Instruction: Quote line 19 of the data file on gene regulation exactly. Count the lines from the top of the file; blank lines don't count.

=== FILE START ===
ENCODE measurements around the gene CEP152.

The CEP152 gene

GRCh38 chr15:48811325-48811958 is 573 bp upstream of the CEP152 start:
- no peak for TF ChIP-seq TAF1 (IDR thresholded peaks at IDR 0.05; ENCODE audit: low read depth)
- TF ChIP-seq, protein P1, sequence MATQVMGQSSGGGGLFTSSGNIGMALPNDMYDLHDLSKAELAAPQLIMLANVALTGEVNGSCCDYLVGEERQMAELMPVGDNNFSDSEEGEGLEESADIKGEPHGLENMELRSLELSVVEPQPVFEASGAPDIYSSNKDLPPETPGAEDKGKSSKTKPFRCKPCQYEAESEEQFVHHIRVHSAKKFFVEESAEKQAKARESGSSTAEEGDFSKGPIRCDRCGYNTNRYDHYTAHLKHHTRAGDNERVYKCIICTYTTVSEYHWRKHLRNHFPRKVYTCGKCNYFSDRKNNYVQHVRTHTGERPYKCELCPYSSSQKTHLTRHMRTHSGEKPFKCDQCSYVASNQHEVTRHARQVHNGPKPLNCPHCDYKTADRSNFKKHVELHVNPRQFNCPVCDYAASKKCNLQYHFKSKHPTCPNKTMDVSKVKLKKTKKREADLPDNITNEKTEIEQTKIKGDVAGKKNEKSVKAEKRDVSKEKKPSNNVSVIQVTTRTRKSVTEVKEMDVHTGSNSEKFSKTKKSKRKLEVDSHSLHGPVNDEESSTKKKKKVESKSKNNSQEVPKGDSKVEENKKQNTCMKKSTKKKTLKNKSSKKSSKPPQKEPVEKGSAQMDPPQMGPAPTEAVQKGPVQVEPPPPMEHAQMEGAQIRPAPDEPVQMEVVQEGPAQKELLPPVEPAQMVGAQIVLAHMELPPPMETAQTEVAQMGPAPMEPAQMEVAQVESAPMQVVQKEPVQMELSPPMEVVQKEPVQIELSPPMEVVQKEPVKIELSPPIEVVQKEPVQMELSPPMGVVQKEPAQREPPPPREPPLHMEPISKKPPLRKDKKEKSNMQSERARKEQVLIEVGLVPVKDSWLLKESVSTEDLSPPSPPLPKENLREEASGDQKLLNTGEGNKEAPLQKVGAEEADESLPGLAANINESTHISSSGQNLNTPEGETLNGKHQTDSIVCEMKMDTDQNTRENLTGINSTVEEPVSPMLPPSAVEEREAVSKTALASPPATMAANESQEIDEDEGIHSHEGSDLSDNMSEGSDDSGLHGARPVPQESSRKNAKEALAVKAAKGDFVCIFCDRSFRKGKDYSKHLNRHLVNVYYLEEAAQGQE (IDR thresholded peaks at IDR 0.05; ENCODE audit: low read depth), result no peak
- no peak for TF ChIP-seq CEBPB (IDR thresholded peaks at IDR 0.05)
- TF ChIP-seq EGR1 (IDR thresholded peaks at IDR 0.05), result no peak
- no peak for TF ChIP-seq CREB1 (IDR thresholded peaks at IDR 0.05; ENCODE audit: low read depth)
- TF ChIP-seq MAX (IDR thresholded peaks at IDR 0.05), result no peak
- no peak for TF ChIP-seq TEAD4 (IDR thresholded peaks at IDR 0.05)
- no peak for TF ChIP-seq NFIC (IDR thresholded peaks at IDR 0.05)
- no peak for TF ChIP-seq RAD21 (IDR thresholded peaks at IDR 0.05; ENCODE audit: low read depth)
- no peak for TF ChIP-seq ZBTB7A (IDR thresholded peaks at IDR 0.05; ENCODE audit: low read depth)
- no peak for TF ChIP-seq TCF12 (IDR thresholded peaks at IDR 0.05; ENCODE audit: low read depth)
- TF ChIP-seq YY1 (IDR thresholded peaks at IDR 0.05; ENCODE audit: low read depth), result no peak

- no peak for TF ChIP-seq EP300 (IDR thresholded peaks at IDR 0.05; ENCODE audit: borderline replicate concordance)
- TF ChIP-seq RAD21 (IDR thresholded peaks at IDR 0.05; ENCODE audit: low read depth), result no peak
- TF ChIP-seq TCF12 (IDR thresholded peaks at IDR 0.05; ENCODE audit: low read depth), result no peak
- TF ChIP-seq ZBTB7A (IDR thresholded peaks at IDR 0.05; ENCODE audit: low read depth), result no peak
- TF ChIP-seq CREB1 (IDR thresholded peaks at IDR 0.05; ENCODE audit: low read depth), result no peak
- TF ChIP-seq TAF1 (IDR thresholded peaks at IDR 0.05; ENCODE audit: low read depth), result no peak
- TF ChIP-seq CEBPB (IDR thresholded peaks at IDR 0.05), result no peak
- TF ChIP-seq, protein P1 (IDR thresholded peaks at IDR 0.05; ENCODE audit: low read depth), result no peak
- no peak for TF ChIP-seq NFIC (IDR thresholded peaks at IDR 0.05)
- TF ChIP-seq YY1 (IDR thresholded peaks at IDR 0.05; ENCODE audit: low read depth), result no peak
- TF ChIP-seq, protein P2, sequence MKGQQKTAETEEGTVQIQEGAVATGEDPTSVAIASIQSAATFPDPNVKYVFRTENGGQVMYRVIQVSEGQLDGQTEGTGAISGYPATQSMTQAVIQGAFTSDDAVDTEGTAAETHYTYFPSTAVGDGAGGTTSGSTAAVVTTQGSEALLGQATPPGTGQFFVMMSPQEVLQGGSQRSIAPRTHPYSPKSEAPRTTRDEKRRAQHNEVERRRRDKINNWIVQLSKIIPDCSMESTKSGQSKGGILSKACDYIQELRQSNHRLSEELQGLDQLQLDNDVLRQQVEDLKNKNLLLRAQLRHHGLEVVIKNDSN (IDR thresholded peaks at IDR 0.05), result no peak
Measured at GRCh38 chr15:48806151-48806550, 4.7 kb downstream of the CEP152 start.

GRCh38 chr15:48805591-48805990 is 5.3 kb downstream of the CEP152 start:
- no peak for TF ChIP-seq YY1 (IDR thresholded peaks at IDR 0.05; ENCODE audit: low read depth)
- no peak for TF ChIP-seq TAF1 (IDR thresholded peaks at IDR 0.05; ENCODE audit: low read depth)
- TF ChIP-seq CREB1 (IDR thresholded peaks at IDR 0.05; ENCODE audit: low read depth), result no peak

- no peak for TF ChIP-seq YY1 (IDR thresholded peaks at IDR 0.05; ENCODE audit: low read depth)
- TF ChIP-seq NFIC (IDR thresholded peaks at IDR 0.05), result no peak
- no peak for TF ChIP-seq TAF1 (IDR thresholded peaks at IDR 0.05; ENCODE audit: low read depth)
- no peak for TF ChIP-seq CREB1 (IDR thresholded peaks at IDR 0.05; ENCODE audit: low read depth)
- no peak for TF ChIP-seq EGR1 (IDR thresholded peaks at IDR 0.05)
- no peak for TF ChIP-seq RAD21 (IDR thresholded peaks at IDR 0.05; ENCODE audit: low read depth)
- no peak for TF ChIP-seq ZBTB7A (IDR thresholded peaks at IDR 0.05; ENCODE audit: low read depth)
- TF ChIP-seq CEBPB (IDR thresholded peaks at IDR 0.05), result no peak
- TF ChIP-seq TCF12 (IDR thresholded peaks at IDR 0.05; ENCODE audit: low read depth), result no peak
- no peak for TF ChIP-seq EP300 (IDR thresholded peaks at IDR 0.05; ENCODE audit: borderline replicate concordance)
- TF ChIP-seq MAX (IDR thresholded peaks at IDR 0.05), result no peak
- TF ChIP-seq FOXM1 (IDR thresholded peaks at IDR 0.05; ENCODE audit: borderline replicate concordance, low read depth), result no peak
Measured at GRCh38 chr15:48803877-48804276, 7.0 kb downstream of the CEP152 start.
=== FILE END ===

- TF ChIP-seq ZBTB7A (IDR thresholded peaks at IDR 0.05; ENCODE audit: low read depth), result no peak